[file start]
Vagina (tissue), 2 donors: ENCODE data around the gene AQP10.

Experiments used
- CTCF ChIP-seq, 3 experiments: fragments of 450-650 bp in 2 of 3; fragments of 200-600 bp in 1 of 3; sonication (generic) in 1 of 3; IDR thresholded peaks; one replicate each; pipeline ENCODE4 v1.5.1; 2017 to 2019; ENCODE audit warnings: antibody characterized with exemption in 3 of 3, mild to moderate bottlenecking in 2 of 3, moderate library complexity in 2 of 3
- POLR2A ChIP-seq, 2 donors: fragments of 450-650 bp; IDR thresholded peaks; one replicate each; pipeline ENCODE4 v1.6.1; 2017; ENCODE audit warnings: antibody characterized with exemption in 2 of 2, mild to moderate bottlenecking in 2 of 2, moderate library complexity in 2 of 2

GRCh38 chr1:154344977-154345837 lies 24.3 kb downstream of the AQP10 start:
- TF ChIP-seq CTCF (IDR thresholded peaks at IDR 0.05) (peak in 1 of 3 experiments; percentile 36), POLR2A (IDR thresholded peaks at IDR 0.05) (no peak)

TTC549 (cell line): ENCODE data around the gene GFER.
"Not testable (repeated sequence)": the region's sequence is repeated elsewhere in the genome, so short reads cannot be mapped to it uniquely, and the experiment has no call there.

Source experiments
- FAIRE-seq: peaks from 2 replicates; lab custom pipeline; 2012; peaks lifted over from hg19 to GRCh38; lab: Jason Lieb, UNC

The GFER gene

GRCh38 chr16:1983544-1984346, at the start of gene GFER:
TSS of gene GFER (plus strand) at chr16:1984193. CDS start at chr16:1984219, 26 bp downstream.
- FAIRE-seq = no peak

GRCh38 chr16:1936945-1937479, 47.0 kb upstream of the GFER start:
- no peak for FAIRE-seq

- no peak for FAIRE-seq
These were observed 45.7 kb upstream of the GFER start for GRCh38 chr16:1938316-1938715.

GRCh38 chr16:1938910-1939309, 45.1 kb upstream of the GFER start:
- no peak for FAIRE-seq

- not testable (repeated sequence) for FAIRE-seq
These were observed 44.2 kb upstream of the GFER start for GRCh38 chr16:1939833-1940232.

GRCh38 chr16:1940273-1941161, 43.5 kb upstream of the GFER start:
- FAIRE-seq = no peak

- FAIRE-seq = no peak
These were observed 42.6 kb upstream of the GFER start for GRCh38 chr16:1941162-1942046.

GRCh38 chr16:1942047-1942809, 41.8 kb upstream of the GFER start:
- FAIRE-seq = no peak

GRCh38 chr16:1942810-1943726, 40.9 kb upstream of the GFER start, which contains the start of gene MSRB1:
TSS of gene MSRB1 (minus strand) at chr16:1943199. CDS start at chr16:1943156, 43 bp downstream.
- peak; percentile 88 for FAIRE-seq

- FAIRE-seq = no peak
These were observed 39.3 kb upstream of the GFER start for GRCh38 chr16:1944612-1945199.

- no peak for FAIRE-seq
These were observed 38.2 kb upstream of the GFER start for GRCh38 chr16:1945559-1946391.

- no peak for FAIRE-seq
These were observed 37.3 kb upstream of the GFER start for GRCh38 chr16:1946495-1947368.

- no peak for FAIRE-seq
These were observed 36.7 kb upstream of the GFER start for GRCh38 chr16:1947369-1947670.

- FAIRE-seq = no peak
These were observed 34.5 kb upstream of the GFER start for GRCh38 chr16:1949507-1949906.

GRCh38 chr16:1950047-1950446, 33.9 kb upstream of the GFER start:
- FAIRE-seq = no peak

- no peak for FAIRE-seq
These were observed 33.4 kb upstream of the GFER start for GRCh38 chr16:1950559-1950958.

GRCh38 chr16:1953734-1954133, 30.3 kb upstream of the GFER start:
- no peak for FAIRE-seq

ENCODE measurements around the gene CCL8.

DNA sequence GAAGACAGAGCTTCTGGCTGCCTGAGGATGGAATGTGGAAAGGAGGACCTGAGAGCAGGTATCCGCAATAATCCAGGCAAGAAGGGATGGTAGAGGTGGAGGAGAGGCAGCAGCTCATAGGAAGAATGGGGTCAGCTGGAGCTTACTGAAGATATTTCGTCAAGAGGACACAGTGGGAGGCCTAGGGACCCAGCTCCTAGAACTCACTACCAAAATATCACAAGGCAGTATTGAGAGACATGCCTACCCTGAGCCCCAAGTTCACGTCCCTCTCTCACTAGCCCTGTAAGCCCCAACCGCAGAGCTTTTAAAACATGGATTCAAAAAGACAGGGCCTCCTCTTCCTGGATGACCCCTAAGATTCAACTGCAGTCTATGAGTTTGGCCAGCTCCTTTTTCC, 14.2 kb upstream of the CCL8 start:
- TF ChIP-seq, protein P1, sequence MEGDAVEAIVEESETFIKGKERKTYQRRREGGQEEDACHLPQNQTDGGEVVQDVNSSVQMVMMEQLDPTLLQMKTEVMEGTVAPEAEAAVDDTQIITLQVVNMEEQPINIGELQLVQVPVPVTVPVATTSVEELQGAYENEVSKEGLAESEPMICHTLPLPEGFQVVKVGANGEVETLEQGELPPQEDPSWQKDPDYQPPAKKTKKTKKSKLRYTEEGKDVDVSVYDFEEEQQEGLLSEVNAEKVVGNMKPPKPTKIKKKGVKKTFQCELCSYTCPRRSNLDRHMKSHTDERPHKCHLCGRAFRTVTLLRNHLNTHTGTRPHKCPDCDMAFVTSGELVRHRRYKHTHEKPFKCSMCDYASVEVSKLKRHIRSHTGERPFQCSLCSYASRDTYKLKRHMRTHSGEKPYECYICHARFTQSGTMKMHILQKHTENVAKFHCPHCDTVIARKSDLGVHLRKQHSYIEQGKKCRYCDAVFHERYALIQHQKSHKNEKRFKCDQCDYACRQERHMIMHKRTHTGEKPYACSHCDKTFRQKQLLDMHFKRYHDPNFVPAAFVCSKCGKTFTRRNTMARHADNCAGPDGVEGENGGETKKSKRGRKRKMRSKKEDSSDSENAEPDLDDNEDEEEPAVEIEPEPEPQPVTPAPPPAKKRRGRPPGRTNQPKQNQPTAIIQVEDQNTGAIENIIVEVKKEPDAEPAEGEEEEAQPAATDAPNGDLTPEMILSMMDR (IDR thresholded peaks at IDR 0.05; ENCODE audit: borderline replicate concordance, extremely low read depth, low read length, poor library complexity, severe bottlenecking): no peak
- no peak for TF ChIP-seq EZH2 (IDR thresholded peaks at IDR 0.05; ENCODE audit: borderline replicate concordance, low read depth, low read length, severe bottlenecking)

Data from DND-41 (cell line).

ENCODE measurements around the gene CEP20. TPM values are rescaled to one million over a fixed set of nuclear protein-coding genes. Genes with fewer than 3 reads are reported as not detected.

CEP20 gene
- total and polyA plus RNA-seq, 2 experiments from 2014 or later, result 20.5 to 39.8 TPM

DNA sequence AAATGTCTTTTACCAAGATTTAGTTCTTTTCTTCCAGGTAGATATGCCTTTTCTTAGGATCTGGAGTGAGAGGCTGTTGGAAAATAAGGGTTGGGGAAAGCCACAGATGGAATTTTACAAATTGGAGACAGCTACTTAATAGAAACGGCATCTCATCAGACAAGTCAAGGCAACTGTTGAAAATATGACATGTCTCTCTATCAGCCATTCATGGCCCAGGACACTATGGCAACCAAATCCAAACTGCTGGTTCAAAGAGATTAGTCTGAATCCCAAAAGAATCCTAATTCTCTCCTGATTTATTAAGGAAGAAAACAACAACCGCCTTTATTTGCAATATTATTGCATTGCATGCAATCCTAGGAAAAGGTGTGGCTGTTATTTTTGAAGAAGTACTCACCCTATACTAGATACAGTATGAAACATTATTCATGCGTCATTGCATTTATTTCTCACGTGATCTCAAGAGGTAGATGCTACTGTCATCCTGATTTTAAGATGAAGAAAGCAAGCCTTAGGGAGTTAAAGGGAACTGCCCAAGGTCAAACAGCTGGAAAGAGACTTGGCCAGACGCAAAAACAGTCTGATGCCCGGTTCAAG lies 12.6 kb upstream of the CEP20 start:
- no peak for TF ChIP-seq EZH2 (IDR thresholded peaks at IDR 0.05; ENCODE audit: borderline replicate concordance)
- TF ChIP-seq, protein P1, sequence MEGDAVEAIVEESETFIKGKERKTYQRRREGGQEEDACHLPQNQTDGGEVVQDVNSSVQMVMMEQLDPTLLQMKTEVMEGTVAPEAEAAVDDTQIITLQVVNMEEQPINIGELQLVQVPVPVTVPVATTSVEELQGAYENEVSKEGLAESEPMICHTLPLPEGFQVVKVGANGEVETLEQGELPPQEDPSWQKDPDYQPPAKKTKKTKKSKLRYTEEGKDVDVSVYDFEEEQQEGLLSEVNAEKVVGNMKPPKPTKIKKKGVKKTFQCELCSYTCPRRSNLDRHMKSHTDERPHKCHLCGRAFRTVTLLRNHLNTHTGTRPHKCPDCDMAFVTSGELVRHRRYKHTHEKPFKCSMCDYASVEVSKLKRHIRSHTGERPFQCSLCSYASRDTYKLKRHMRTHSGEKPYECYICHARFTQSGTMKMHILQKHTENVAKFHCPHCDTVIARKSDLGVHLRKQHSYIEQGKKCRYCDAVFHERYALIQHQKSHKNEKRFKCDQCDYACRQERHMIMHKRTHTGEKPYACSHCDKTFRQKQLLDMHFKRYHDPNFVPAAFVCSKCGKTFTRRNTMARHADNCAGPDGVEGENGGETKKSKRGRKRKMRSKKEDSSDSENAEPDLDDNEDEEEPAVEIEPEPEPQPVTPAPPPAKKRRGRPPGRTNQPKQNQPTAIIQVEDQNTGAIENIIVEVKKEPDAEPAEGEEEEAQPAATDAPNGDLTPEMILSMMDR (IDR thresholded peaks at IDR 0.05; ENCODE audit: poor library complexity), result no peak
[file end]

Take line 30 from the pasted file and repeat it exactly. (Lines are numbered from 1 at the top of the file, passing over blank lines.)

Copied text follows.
TSS of gene MSRB1 (minus strand) at chr16:1943199. CDS start at chr16:1943156, 43 bp downstream.